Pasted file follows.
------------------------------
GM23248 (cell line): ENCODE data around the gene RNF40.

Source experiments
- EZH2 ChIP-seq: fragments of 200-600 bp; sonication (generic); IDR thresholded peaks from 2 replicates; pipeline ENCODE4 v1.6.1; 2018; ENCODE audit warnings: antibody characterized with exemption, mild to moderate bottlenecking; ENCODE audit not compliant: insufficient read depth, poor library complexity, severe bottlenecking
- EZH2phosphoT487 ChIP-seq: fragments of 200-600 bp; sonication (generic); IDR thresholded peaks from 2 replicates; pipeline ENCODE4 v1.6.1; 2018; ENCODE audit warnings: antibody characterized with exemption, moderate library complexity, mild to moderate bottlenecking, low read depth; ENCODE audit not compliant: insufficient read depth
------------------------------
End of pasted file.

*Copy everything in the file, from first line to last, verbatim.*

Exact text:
GM23248 (cell line): ENCODE data around the gene RNF40.

Source experiments
- EZH2 ChIP-seq: fragments of 200-600 bp; sonication (generic); IDR thresholded peaks from 2 replicates; pipeline ENCODE4 v1.6.1; 2018; ENCODE audit warnings: antibody characterized with exemption, mild to moderate bottlenecking; ENCODE audit not compliant: insufficient read depth, poor library complexity, severe bottlenecking
- EZH2phosphoT487 ChIP-seq: fragments of 200-600 bp; sonication (generic); IDR thresholded peaks from 2 replicates; pipeline ENCODE4 v1.6.1; 2018; ENCODE audit warnings: antibody characterized with exemption, moderate library complexity, mild to moderate bottlenecking, low read depth; ENCODE audit not compliant: insufficient read depth